So, what did you do on Labor Day? I hope it was as relaxed and nice as mine was. As you might guess, we went to sit by the river. I will try to take you back there in the hope that some of the joy will rub off on you through my words.
Gene and I each have a camp chair we keep in our car, so we took them out and set them in the shade, right next to the Arkansas River. It afforded us front row seats so we could see, hear, become a part of it.
Just to the right of us was a middle-aged man sitting on a big rock, head band around his long blond ponytail and, in his hand, he held a beautiful guitar. He was playing it and singing, with no thought of anyone hearing him. It seemed like to me he was setting the stage or the tone for all the life humming around us.
Directly across the river was an older woman propped up between two rocks and reading a book. We were there about two hours and she never moved. I wish I could have asked her what it was that was so good that it held her attention so long.
Then there was the endless parade of people and their dogs, or the other way around. I have never seen so many different breeds leashed to their loving humans, both strolling along the river’s edge and in the water to play. One, in particular, caught my heart. It was a puppy — Bernese mountain dog — on his first day with his new forever home people. As they passed by us, I instinctively reached out to touch him.
Since there are five Berneys in the family, I know a good one and what they do, so, when I slid my hand down his back, I knew he would stop and lean into me (a universal trait in the breed).
It gave me the chance to talk to the man with him and he said it was their fourth Berney and was hooked on the breed. He said he wanted to take him into the river but until the man actually took off his shoes and socks and rolled up his pants legs and went in himself did the puppy decide it was ok. He bounded into the cold water and within a few minutes he had already learned to fetch and retrieve a thrown stick, and was obviously one happy pup.
There were big dogs, tiny dogs, curly-haired dogs and long haired dogs. It really feels like everybody in Colorado has a dog and, I tell you, the human attitude towards their pets just soothes my soul.
I think, because of this loving way of treating them, I have never once here seen a dog fight or a person bitten by one. I love this.
I could tell by Gene’s squirming in his chair that we would have to leave soon for home.
I started my “winding down from the river love affair I feel” and was just getting up when a young man sat down on a bench next to us. He sort of wiggled around until he was comfortable and, that done, he immediately turned to us. With a wide grin, he said, “Are you loving this day by the river?” Momentarily forgetting all about leaving, I sat back down and assured him that, indeed, we were loving it and, in fact, try to do this every day. He said he was biking through the West and that Salida had drawn him to stop and rest. I told him that Salida has that effect on everybody. When he asked if we lived here and I said we did, he said we were “blessed” to live in Salida.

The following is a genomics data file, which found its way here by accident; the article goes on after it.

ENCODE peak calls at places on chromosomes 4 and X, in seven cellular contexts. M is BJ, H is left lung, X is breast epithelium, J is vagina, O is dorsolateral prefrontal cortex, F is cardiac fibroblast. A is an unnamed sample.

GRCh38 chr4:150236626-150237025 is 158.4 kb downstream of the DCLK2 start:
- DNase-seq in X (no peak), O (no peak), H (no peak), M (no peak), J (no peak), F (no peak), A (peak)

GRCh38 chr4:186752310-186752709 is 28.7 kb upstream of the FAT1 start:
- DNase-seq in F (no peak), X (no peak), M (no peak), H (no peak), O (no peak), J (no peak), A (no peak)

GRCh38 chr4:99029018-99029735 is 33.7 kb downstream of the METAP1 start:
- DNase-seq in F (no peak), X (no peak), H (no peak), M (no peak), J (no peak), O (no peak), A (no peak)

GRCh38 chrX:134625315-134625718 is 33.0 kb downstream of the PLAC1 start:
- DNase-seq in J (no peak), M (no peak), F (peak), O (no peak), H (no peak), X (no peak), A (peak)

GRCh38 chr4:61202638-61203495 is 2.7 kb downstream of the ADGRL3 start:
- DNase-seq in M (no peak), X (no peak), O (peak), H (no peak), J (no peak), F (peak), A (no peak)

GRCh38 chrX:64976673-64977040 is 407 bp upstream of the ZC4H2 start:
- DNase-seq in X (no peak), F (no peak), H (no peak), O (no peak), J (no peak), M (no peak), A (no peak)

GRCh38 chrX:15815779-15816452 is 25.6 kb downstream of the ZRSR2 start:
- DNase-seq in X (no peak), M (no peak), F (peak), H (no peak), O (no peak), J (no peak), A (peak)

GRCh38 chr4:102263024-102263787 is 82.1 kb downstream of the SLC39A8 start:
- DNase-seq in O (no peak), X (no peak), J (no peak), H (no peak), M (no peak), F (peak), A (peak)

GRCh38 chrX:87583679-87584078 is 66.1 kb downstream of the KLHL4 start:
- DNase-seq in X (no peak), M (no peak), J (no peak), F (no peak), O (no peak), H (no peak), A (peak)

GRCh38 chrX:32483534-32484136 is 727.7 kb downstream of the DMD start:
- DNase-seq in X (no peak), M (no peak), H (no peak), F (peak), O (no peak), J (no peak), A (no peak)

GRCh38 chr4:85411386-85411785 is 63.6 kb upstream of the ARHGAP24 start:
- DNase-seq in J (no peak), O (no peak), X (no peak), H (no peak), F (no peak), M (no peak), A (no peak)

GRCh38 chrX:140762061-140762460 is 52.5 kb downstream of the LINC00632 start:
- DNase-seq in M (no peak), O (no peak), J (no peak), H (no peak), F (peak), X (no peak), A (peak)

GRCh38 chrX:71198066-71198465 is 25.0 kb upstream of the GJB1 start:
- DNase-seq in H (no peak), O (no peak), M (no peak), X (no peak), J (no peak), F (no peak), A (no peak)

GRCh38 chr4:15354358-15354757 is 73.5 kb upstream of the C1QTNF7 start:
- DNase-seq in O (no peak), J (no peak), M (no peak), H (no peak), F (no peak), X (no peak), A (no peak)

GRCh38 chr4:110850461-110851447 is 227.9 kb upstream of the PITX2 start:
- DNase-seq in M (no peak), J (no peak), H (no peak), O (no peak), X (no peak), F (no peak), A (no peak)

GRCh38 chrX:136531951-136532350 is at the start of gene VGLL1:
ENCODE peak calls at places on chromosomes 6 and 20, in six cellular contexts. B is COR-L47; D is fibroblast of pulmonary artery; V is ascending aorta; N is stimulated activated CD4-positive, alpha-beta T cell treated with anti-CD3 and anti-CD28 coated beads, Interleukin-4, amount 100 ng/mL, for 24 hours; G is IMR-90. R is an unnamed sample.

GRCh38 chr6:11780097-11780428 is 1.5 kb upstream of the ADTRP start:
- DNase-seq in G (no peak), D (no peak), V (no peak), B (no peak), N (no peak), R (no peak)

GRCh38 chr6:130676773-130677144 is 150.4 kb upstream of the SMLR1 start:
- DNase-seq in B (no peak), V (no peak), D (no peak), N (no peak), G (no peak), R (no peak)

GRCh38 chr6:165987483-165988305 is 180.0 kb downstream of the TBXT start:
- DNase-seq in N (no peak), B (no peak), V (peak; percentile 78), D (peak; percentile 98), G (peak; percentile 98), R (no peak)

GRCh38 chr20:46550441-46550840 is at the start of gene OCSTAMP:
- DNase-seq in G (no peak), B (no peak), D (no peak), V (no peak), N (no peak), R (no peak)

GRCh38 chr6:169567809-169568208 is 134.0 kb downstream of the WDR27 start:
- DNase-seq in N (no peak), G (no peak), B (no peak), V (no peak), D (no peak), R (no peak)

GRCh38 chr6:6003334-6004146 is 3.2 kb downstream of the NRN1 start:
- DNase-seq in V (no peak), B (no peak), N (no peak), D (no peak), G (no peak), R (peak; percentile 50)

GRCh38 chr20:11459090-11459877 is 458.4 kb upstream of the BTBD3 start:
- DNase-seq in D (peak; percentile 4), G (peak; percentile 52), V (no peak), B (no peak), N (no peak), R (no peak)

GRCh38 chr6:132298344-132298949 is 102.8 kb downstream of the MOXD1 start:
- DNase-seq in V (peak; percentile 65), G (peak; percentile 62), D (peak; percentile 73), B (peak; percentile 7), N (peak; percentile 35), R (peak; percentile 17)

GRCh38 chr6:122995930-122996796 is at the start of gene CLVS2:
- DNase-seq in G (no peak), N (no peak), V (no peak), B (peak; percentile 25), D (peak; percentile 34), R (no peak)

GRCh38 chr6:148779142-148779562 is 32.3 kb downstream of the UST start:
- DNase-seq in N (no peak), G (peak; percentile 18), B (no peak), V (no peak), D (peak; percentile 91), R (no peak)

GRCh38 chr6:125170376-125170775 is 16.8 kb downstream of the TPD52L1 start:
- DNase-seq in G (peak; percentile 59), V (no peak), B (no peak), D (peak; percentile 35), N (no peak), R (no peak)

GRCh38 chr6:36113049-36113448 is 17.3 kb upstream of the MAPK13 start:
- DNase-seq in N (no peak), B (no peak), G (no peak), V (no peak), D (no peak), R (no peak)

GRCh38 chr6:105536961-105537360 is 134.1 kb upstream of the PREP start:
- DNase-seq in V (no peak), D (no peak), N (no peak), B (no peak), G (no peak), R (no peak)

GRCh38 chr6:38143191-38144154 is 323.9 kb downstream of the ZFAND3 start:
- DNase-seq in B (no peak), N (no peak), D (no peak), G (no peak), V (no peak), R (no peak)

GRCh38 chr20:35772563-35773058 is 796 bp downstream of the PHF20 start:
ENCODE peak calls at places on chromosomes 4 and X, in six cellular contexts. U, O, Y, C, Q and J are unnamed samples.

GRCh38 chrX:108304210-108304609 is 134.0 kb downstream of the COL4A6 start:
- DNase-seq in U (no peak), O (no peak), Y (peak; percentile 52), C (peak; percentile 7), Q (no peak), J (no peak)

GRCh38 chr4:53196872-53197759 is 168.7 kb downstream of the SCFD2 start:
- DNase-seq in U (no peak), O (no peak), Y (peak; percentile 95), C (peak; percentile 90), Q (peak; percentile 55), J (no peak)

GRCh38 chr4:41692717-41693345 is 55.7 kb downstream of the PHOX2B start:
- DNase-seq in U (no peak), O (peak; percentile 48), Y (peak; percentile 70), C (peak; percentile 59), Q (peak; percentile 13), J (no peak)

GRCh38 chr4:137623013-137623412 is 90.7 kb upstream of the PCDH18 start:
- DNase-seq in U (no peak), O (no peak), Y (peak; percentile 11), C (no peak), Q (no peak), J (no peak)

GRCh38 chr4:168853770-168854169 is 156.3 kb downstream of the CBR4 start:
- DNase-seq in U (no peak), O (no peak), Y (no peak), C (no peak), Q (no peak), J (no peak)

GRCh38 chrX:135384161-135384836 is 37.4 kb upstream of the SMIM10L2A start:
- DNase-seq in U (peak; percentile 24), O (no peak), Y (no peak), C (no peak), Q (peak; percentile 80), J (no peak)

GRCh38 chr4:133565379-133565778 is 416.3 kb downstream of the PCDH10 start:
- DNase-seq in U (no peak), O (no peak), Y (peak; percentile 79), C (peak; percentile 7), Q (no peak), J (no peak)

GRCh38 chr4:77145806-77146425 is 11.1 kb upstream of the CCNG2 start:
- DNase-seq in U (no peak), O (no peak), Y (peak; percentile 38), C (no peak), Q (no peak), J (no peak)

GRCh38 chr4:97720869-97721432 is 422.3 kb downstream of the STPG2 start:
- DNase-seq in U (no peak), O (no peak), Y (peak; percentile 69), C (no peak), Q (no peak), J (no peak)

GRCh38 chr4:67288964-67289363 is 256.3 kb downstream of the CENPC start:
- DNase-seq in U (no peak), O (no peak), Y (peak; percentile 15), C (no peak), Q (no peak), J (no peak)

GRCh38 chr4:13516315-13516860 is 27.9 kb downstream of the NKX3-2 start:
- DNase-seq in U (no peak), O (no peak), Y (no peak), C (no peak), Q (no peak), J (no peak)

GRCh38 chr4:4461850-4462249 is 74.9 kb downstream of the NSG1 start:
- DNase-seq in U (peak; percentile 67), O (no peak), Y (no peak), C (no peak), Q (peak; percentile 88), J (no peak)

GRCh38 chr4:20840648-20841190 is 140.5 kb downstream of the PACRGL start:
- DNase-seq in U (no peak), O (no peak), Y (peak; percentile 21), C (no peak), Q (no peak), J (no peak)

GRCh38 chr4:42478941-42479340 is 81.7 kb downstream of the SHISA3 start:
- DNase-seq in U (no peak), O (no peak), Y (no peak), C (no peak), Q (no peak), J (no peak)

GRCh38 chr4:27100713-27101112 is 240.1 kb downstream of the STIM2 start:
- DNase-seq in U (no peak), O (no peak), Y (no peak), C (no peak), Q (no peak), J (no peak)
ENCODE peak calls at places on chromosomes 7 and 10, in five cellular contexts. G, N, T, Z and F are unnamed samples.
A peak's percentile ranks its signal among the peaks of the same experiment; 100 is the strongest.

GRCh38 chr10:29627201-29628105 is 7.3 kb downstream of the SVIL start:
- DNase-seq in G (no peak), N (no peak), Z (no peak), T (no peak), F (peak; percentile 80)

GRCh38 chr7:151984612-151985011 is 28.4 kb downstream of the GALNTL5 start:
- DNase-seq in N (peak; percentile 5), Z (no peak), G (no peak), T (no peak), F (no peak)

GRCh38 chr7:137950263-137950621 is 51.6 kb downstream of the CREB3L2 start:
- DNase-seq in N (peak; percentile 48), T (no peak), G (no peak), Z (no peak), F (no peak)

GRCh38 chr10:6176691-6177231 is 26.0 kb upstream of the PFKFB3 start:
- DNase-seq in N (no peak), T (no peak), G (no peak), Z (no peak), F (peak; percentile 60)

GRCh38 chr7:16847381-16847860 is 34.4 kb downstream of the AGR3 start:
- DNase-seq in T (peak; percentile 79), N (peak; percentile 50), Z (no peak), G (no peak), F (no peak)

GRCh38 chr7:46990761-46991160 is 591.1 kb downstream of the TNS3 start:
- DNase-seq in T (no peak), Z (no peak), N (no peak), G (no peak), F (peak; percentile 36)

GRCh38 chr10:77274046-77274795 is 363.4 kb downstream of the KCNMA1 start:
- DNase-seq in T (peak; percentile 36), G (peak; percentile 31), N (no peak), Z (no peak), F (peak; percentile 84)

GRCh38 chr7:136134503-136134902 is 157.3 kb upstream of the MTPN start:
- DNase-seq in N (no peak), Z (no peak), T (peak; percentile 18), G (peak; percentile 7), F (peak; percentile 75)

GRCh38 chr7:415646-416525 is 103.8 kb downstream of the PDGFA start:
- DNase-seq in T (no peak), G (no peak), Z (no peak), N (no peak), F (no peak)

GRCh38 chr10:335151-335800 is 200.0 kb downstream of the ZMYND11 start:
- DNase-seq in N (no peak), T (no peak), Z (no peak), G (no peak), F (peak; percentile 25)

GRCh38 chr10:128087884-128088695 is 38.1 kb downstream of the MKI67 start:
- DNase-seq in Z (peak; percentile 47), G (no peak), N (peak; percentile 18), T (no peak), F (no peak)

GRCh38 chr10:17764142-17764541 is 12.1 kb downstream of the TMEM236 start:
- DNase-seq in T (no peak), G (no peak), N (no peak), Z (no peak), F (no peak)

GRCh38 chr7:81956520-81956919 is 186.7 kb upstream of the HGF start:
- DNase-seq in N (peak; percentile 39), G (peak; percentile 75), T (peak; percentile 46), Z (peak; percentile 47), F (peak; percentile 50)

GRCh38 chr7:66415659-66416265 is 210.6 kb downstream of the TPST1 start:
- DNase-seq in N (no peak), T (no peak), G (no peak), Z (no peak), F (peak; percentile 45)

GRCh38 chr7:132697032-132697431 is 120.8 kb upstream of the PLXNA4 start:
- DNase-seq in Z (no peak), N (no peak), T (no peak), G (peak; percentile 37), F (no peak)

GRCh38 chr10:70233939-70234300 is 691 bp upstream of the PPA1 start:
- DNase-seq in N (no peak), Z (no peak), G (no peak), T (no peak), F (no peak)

I rearranged myself in my red camp seat and mulled a bit. Yes, we are blessed to spend this leg of life’s journey here on the mesa and surrounded by mountains. I told him that no matter how hard life feels sometimes, it is truly hard to be depressed. And furthermore, on the hard days, I simply go to the river. I have learned how to let go of pains and worries by giving them up to the moving, dancing waters. It seems like the water tosses them around, takes them over the rocks, thus stripping them of their power over me. It has shown me how to simply loosen my grip and let that which is making me sad or in pain flow away and down the river. I told the young man that I look at the river as my friend and that is what a friend will do — help carry the load.
He sort of studied my face and then, with another grin, he nodded like he understood.
Finally, we did have to go home but it was OK. We were tired and we were filled up with sweet feelings. As we headed for the car, Gene took my hand like he always does and we slowly made our way home. He drove, I mulled over the day, and accepted the fact that this day is a good picture of our life now and I felt thankful.
The view from the mountains is wondrous.